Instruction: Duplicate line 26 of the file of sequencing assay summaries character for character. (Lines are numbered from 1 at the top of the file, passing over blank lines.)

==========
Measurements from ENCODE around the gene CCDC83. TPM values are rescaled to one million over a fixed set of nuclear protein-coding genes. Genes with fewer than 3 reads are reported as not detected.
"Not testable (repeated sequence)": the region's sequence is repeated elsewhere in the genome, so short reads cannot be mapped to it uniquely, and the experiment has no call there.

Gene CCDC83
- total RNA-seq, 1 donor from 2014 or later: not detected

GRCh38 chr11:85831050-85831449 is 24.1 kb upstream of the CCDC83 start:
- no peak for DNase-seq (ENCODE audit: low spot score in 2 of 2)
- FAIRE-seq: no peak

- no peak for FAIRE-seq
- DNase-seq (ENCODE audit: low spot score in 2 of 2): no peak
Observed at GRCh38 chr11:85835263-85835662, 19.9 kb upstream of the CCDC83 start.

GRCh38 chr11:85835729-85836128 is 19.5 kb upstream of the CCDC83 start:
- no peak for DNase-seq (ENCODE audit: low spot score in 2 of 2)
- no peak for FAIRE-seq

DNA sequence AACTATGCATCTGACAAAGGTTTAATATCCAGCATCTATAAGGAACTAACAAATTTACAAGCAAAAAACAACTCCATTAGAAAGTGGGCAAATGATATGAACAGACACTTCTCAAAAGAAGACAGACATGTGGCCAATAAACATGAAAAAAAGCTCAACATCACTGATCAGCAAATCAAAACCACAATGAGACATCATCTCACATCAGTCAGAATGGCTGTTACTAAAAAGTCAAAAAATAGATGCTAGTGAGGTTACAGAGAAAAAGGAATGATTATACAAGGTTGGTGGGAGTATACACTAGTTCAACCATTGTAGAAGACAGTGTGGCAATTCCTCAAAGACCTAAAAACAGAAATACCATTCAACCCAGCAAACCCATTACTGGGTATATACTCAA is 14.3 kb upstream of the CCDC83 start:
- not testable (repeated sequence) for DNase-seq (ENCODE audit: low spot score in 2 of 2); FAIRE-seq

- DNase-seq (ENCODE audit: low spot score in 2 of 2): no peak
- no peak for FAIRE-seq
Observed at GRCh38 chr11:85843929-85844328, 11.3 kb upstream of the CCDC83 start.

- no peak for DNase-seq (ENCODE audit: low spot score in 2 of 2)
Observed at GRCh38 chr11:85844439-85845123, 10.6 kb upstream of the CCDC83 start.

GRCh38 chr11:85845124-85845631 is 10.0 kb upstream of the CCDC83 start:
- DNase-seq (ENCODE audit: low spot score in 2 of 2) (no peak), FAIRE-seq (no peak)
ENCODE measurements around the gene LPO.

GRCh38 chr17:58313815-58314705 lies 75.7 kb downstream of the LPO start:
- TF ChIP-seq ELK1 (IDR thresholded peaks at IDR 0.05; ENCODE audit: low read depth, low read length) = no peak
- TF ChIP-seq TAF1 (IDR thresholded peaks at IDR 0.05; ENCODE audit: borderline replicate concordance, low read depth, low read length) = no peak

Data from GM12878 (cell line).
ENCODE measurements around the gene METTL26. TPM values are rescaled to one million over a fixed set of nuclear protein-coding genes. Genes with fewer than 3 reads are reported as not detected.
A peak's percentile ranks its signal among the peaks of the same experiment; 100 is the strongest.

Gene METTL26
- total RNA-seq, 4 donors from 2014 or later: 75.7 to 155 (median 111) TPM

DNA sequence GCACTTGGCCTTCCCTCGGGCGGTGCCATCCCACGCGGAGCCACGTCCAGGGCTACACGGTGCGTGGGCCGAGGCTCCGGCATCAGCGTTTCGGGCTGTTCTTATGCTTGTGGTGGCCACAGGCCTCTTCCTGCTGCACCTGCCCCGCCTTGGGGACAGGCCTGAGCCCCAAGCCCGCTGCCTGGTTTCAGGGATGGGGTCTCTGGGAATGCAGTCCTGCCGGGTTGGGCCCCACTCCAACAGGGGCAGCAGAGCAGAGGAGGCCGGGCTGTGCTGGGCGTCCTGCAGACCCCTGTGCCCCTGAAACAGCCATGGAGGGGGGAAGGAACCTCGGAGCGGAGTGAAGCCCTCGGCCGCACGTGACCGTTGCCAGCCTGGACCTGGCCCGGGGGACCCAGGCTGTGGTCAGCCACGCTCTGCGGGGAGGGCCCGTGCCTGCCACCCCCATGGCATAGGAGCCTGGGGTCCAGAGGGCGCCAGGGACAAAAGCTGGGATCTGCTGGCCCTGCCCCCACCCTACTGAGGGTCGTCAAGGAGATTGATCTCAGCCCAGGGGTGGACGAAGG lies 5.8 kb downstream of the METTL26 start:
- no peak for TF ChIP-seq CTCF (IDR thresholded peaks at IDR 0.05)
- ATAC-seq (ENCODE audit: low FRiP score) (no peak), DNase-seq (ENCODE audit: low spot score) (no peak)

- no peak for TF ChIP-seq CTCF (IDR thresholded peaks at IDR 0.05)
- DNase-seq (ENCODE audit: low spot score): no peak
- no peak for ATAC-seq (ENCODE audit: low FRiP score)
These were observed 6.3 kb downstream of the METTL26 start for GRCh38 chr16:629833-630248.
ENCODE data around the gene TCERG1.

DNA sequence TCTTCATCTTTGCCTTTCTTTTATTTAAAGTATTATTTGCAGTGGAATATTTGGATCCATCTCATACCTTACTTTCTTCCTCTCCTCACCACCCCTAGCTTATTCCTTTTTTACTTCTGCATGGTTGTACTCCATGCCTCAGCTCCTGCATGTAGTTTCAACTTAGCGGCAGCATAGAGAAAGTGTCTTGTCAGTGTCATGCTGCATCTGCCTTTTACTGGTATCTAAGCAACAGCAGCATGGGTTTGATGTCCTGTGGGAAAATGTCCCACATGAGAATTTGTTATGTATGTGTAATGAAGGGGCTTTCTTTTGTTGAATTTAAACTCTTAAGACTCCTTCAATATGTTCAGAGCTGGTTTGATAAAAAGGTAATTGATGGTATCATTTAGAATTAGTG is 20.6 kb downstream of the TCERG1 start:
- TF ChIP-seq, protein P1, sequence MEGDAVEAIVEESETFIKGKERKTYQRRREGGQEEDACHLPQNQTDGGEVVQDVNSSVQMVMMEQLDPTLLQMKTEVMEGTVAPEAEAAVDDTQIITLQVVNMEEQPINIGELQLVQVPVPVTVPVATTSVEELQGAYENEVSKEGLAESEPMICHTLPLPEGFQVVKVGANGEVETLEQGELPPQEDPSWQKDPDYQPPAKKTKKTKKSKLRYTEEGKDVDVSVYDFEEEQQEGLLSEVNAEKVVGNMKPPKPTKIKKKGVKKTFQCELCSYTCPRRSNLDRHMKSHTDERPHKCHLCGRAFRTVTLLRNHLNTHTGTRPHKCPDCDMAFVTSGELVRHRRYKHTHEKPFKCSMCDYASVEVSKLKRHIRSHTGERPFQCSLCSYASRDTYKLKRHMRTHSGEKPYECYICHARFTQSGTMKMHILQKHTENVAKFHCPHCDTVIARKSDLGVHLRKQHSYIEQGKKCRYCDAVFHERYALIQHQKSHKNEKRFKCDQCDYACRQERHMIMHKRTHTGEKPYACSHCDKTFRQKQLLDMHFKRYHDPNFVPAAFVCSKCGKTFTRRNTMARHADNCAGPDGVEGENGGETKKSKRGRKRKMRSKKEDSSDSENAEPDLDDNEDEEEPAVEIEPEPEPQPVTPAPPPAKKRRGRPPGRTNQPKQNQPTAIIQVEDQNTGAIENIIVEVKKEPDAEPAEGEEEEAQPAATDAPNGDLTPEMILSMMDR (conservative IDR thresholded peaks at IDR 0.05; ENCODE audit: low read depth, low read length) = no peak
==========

- TF ChIP-seq TAF1 (IDR thresholded peaks at IDR 0.05; ENCODE audit: borderline replicate concordance, low read depth, low read length) = no peak